President Joko Widodo may shorten the end-of-year-break in Indonesia, a minister said today, as it appears the government is becoming increasingly concerned about Indonesians seeing out 2020 with health protocol violations.
The president held a cabinet meeting this morning, discussing a plan previously suggested by the National COVID-19 Task Force to shorten or altogether cancel the government-mandated collective leave days from Christmas to New Year’s Day.
“In regards to the holiday, the collective leave days at the end of the year, the president has instructed that it be shortened,” Coordinating Human Development and Culture Minister Muhadjir Effendy said at a virtual press conference today.
Muhadjir noted the decision is pending an imminent meeting between the ministry and agencies related to the matter. The minister did not say how much the break will likely be shortened by.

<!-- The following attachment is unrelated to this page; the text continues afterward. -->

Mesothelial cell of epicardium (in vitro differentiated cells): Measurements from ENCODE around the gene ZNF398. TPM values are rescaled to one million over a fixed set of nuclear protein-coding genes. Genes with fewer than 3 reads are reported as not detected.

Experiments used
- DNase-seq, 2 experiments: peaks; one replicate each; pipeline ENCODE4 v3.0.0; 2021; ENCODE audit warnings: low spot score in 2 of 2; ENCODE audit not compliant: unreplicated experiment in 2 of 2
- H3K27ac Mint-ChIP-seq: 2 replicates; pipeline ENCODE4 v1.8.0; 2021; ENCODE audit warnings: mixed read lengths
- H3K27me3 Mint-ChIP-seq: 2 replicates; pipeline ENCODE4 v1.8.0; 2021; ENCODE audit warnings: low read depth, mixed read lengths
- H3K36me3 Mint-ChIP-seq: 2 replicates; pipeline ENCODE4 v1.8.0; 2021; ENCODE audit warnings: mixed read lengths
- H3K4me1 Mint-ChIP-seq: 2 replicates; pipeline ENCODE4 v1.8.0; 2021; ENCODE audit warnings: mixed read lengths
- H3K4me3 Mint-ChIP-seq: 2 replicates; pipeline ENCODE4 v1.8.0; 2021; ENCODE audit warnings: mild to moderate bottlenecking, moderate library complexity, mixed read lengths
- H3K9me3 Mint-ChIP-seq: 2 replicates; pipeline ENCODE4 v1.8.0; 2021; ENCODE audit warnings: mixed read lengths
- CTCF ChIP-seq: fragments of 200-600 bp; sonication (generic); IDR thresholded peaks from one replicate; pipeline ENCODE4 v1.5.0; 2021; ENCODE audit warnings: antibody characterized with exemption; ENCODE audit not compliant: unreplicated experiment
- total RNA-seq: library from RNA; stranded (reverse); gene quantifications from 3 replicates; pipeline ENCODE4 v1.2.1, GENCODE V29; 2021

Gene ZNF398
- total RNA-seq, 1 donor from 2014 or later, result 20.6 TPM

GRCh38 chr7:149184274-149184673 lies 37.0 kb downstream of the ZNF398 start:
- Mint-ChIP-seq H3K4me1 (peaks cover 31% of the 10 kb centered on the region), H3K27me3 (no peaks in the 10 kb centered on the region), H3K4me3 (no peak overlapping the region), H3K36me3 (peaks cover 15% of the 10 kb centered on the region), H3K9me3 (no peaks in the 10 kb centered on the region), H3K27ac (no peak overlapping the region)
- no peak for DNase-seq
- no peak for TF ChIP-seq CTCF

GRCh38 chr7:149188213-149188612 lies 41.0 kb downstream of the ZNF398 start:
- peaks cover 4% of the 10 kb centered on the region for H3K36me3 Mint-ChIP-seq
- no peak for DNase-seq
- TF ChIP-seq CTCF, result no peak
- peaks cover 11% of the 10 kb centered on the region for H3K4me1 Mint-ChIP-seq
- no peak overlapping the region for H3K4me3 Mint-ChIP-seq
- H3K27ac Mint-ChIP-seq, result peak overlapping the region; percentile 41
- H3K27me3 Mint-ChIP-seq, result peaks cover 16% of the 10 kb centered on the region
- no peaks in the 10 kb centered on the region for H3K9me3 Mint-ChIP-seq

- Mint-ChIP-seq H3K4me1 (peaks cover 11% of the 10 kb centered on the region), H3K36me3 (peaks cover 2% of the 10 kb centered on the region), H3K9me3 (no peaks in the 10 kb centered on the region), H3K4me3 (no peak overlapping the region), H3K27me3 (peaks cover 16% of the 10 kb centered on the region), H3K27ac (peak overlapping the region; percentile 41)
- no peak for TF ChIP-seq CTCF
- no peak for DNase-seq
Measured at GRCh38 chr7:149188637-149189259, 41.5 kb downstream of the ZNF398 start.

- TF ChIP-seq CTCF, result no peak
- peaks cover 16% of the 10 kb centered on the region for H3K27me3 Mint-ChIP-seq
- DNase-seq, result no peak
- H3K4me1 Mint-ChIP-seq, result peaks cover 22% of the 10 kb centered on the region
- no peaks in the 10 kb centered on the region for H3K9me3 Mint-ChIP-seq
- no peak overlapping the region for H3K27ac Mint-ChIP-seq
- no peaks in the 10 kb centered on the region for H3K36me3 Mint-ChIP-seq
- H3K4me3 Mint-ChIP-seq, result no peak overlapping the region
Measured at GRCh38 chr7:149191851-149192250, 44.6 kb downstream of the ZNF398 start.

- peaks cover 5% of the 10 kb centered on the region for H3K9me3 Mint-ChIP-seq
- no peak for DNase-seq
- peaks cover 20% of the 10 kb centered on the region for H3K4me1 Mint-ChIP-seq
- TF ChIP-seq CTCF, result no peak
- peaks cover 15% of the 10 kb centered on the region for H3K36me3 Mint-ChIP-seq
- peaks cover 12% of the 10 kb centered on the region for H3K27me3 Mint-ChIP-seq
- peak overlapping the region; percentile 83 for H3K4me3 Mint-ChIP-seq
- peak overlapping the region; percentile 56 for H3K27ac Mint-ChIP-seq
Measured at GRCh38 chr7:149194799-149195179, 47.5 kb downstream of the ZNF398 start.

The government doesn’t ordinarily mandate a public holiday between Christmas and New Year holidays. However, this year, to make up for canceling Eid al-Fitr collective leave days amid fresh outbreak concerns in May, the government mandated collective leave days from a day before Christmas to New Year’s Day, meaning Indonesians won’t have to go to work from Dec. 24 to Jan. 1.
Previously, the National COVID-19 Task Force said it would recommend the cancellation of the collective leave days as Indonesia continues to record new daily highs for COVID-19 cases in November. As of today, the task force has not reportedly made an official recommendation to the government.
Indonesia saw a dip in cases at the beginning of November, but that was later attributed to reduced testing during a five-day long weekend at the end of October. A couple of weeks after that break, Indonesia’s daily count spiked dramatically — the country recorded its highest daily count of 5,444 on Nov. 13.
While having a rare week-off between Christmas and the New Year would’ve been a great end to this miserable year, it’s undoubtedly for the greater good that the break is shortened or canceled lest public health be sacrificed.